The result of all the work breakdown, resource allocation, and logic assignments produces multiple network “paths” through the schedule. The paths we’re always looking for is the Critical Path, and then the Near Critical Path(s). These are determined by the scheduling algorithm and have Total Float values based on this calculation.

But what about the “other” activities that are not Critical or Near Critical? They have higher Total Float values, so they can be done anytime as long as we don’t let them get Critical, right?

That is not a good idea. I believe it is best to complete the work, when you can; efficiently, of course. Letting the work push out because it is not “Critical” or has “Float” only sets the project up for failure.

If you’re cost or unit loading the schedule, you typically produce a Baseline Curve of some sort to plot the resource or cost spread over time. This curve is comprised of all the activities. Letting work slip pushes the curve and the required cost and resources out and this can quickly overwhelm the availability of resources to complete the work when it “stacks” up. Unfortunately, this is all too common.

Many Superintendents push their work everywhere, all the time, and for good reason. They learned early on that letting work slip will come back to haunt them.

The owner needs to monitor for work slippage. The project can easily show an on-time completion with the Critical Path looking very pretty. But, they should also be concerned with the Schedule Performance Indicator. This will show if work is pushing out because the projected curve will push out. Of course, we have to balance the work, so we maintain the curve and the Critical Path to achieve on-time completion, in the most cost-effective manner. This is another item the Owner’s scheduler should be analyzing and reporting on. We can list activities which did not start as planned, did not finish as planned or could have started but did not. We can also list activities which have started but made little or no progress. While there are going to be valid reasons for some work not starting, finishing or progressing as planned, the reasons should all be explained in the schedule update narrative provided by the contractor. They know the reasons and can best explain them. If they do not provide this information, the project team really needs to investigate and determine what is driving the slippage. It is much better to tackle this kind of problem early. It is rare that a project can recover if slippage continues very long at all.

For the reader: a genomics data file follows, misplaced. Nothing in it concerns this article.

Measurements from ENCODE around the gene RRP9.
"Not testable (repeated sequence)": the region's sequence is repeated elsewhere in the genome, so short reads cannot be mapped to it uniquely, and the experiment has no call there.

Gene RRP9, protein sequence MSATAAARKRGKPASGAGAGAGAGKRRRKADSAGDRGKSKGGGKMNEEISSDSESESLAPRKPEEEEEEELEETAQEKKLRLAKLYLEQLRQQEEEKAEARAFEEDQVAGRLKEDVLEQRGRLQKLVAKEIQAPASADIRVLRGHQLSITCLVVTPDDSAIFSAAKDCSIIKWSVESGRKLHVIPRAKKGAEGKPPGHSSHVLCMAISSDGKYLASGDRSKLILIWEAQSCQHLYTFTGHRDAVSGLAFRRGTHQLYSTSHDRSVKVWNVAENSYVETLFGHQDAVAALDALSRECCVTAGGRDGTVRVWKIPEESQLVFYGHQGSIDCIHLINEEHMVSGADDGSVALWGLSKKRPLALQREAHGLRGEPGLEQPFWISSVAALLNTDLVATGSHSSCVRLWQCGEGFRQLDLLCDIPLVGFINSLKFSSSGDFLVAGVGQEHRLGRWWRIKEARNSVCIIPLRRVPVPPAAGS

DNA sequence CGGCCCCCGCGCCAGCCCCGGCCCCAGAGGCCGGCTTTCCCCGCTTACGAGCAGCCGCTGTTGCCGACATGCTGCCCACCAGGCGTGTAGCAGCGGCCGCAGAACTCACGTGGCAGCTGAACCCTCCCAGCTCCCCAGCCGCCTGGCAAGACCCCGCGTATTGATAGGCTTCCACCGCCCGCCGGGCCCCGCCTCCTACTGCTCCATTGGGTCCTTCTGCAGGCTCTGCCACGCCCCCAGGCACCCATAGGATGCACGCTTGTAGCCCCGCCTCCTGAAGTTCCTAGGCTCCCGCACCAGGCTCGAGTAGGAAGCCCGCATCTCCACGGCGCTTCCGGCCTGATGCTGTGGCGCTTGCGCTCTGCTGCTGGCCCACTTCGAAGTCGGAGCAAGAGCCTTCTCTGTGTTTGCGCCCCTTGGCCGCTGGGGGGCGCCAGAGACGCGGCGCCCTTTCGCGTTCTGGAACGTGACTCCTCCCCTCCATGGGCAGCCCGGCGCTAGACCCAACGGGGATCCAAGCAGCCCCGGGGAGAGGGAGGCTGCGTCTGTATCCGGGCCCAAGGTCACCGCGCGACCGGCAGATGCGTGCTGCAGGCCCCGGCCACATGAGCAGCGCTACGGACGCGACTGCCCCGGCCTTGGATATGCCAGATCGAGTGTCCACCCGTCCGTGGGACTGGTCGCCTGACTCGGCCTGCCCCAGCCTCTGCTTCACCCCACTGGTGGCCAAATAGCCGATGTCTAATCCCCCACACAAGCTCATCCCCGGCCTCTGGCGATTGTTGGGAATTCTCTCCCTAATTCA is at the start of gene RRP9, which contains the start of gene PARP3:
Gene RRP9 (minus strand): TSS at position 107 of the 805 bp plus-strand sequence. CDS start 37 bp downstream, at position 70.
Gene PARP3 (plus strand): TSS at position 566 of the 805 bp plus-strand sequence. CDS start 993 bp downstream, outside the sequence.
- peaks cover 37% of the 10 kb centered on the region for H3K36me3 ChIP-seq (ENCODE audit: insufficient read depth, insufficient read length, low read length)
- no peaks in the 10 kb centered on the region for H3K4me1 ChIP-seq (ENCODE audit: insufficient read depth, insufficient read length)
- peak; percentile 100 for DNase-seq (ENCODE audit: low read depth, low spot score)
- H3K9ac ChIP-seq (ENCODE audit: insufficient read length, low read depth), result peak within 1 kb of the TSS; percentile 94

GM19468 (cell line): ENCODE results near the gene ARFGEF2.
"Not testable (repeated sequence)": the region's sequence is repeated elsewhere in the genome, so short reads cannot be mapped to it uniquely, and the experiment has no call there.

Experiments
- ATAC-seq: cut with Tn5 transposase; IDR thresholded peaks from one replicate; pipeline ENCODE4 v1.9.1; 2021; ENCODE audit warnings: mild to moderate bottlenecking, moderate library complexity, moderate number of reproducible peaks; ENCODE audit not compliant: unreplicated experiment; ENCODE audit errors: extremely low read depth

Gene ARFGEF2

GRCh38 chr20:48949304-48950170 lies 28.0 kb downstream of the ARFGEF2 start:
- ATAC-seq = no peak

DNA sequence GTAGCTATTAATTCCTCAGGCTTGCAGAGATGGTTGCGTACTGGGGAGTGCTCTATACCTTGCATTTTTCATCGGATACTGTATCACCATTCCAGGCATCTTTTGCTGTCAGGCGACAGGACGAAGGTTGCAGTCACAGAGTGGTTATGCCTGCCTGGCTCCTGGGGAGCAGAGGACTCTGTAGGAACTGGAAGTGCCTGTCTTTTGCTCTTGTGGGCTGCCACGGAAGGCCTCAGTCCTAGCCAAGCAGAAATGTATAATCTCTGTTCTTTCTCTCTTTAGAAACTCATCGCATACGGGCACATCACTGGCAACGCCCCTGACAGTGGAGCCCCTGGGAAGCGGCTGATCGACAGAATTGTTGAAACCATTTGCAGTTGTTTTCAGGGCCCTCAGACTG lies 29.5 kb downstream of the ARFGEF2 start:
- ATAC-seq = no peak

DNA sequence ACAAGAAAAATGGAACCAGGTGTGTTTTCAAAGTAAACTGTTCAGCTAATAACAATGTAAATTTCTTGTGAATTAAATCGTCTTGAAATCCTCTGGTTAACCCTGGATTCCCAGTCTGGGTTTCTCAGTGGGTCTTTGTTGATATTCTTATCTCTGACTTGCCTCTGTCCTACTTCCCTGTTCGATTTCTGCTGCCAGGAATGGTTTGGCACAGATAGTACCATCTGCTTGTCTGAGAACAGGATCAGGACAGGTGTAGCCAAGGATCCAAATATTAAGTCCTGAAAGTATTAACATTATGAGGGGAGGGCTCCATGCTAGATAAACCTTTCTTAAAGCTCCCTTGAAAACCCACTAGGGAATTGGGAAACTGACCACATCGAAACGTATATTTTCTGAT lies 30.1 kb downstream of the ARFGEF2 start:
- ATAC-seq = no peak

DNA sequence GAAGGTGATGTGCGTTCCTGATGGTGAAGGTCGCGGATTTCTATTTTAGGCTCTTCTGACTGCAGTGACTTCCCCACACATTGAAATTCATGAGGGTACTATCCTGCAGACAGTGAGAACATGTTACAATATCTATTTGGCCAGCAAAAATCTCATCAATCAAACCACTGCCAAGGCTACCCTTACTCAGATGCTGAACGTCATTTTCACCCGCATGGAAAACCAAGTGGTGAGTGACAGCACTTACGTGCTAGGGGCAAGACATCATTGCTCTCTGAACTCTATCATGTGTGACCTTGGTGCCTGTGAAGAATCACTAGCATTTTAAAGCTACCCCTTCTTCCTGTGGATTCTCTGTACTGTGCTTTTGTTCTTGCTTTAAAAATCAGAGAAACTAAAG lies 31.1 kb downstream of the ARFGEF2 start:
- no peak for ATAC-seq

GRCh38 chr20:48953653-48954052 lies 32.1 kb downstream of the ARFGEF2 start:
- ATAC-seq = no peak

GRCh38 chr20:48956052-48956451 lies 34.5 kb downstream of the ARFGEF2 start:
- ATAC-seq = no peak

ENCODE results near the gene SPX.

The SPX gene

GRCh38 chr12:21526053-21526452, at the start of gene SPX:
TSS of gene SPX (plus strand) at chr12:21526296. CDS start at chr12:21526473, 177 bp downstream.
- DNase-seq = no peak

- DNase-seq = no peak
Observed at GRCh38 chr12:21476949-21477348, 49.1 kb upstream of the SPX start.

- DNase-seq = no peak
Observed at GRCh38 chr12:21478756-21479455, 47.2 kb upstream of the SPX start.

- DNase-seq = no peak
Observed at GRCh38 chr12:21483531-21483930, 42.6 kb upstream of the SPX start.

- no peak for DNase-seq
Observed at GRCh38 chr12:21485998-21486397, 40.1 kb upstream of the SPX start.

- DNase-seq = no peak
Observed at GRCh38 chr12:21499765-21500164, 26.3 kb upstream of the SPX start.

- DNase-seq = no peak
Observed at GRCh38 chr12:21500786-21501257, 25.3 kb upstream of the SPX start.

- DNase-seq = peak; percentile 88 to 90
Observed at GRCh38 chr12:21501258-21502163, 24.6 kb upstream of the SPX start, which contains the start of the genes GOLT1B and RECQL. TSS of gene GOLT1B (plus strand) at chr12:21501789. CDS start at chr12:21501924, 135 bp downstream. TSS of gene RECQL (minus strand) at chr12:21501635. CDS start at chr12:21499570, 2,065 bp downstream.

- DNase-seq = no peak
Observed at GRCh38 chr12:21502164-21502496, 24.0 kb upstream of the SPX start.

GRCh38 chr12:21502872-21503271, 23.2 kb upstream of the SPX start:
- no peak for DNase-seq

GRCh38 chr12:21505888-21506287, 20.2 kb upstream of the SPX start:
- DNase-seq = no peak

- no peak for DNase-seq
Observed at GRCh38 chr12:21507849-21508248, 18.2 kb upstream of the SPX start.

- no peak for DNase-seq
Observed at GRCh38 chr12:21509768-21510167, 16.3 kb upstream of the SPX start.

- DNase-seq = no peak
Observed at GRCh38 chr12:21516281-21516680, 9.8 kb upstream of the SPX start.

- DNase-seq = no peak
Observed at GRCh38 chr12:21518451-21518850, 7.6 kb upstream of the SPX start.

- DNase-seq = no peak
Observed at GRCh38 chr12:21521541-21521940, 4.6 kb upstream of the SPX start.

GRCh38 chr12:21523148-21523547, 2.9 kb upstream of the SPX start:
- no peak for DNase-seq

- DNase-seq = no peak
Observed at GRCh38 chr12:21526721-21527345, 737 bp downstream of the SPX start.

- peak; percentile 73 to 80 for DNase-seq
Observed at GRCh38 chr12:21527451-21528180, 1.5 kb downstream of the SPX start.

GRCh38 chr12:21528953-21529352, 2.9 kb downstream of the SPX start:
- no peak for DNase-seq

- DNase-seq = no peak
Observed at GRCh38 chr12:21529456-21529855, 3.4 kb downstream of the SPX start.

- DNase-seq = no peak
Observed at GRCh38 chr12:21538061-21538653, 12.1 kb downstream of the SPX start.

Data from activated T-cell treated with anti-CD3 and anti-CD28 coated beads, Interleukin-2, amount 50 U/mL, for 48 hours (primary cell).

I’m sure many of you have comments or additional insight into this subject. Please share!

I’d love to hear what you think!

Please visit to learn more about Construction and Schedule Management Services, LLC

Please visit my LinkedIn account to learn more about me.

Please visit my “The Blue Book” ProView.

Paul Epperson CCM, PMP, PSP, PMI-SP